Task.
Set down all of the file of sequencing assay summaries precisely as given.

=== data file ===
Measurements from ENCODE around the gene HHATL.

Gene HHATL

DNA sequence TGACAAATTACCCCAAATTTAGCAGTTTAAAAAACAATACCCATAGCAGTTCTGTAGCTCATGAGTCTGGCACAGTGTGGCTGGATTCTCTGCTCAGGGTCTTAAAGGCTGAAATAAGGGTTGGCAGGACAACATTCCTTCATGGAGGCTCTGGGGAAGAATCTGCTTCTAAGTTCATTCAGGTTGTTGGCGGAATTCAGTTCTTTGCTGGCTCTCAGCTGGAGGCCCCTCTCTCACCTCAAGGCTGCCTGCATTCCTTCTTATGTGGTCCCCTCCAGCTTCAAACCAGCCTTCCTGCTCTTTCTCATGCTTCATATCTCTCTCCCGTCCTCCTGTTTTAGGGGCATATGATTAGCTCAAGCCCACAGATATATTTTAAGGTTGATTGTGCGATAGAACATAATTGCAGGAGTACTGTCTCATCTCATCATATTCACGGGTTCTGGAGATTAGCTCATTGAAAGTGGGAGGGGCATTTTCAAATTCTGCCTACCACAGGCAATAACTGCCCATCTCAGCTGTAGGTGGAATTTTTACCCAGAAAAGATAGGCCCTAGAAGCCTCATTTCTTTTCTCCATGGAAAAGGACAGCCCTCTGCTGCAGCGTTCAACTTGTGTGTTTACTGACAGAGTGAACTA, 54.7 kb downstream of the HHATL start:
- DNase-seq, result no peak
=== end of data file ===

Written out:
Measurements from ENCODE around the gene HHATL.

Gene HHATL

DNA sequence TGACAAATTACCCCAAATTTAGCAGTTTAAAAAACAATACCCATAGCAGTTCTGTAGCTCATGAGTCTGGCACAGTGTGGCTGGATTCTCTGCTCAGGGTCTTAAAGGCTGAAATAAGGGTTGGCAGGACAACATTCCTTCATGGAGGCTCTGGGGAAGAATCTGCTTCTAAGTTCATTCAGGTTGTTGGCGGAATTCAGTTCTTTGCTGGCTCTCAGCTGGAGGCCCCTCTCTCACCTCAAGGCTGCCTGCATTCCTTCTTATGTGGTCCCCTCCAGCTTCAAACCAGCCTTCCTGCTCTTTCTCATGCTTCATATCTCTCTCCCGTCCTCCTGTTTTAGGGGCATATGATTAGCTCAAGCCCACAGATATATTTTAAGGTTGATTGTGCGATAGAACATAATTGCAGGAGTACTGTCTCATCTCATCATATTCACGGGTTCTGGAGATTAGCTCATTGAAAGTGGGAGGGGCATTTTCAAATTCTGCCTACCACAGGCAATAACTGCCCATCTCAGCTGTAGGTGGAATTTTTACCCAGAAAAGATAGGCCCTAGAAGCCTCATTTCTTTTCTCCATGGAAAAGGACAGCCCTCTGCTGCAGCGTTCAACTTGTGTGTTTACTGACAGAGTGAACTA, 54.7 kb downstream of the HHATL start:
- DNase-seq, result no peak